• To create and develop groups to discuss ideas of professional, scientific and practical importance within the profession.
  • To promote greater recognition and consistency for the technician role.

How we do this is easy. We place you at the center of everything that we do. For example.

  • If you have any news, information, ideas that would be helpful to the community, then we are happy to share this on our front news page area.
  • As a member you can participate freely in our Forums area. There are various sections for professional topics of interest and an area also for out of work chat. 
  • You can create and manage a public or private group covering endless professional themes, ideas or topics of interest. 
  • Our Wiki area allows you to publish large or small articles where you can contribute your specialised professional knowledge to the community on a wide range of topics.
  • You can simply lurk, browse and pick up any help or information that available anwhere around the site.

So whether you are a long standing member or a newbie, I think we can help each other. We have been successfully serving the Science technician profession for sixteen years. I maybe biased, but I strongly believe we are quite good at helping you carry out your nine to five job more effectively, easily & safely. Iif you just want a place to  a groan about work & home life we are here for that as well! 

We always welcome feedback regarding any area of TecHKnow and we are always available to help you answer any questions that you might have. You can always contact us via our private messenger facility, by email techknowuk at or, post a message below.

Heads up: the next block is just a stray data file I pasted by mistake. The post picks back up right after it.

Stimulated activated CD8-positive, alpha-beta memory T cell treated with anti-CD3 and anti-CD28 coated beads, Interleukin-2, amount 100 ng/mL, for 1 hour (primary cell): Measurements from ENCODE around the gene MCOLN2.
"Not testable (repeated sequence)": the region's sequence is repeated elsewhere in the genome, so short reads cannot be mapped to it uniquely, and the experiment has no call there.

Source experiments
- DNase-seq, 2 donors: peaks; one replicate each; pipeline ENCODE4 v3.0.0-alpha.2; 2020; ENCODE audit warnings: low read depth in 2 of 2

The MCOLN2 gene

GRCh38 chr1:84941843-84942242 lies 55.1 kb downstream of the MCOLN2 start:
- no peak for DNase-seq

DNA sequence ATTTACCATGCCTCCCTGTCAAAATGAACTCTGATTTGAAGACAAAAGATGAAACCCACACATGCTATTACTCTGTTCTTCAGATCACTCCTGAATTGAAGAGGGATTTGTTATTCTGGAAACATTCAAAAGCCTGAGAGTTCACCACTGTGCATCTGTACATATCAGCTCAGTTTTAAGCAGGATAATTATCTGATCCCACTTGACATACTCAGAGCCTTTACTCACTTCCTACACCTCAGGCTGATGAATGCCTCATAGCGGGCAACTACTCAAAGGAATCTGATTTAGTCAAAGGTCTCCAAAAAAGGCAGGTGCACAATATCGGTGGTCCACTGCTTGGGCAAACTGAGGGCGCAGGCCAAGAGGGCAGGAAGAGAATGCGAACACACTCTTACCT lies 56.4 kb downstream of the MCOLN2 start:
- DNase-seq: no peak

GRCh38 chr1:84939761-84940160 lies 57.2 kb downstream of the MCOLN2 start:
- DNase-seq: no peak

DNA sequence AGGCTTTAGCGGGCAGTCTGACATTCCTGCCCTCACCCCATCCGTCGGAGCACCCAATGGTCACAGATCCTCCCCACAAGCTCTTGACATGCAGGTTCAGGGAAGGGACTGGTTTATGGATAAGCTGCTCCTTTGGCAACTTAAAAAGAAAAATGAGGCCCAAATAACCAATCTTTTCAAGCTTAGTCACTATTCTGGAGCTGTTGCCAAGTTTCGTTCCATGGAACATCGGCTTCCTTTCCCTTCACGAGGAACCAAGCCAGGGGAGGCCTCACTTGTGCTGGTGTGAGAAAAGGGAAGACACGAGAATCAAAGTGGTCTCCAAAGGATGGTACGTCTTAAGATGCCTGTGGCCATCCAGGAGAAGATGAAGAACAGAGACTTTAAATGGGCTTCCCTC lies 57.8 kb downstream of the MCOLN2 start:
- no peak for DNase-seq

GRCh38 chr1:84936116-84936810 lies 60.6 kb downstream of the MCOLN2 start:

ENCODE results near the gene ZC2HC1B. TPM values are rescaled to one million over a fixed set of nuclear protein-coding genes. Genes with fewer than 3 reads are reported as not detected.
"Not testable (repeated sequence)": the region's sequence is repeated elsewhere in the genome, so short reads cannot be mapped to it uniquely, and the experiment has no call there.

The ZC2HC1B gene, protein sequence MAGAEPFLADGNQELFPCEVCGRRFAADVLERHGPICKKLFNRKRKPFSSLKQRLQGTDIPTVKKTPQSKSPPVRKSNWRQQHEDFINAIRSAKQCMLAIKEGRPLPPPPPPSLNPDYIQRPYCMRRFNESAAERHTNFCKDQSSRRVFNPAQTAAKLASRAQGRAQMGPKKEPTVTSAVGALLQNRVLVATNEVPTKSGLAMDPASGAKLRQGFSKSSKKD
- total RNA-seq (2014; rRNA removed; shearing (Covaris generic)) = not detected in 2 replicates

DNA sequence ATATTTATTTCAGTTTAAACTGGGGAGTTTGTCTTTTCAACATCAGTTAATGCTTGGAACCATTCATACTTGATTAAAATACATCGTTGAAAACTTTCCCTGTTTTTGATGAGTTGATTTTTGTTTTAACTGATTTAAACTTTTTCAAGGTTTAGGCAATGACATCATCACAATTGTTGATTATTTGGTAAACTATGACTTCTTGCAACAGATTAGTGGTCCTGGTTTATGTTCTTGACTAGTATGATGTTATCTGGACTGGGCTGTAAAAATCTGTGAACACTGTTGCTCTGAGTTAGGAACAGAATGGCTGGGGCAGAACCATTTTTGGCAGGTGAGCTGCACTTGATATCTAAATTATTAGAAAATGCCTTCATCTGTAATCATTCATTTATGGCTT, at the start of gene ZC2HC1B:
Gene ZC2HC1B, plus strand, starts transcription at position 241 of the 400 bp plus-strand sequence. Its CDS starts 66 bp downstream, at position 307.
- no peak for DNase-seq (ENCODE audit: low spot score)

Hundreds of maths and science technicians have been shed from Scotland’s schools prompting fears that the next generation of doctors and engineers could be lost.

There are 333 fewer Stem technicians in primary and secondary schools, down 30 per cent over the past decade, according to figures obtained by Labour through Freedom of Information. [Read more here : The Scotsman - Scotlands National Newspaper]

It has prompted fresh concerns over a funding squeeze in schools, with a warning that technicians provide pupils with vital “hands on” experience in subjects related to the key science, technology, engineering and maths (Stem) subjects which the Scottish Government is seeking to promote in classrooms. Of the hundreds lost, 316 have been in secondaries.


I have a Technician who is absolutely lazy. They moan when there is work to do, and when I ask them to help out (or to do a specific task) they are very slow, question why they have to do the job or sometimes do not complete the job to my standards.

I have discussed this informally and in person with the technician on a few occasions, but every time I attempt to reason with the Technician they just "lift the eyes to heaven" and walk away. Can they be dismissed from the job on the grounds of poor performance?

Find out more about how to handle this or similar situations on our TecHKnow Wiki here.....

As promised. Here is the write up of the talk Andy Connolly did at the Science Museum Conference. It is called; 

"Technically Speaking: a corpus linguistic study of the value of technicians"

I hope you find it interesting. It is a heavy read, but nevertheless a worthwhile and enjoyable read. Please let me know if you have any comments or thoughts. I'd love to hear them.
The plan is to get the rest of the survey data processed before Christmas. Thank you for all your support,

The Labour Party’s official manifesto for the 2019 general election has officially been launched this in Birmingham (21/11/2019). Besides the party’s school spending plans and a few other nuggets, the document is mostly made up of pledges either made in 2017 or announced since. Here’s what’s in there for schools. Note that some of the pledges apply specifically to School support staff.

These are highlighted below.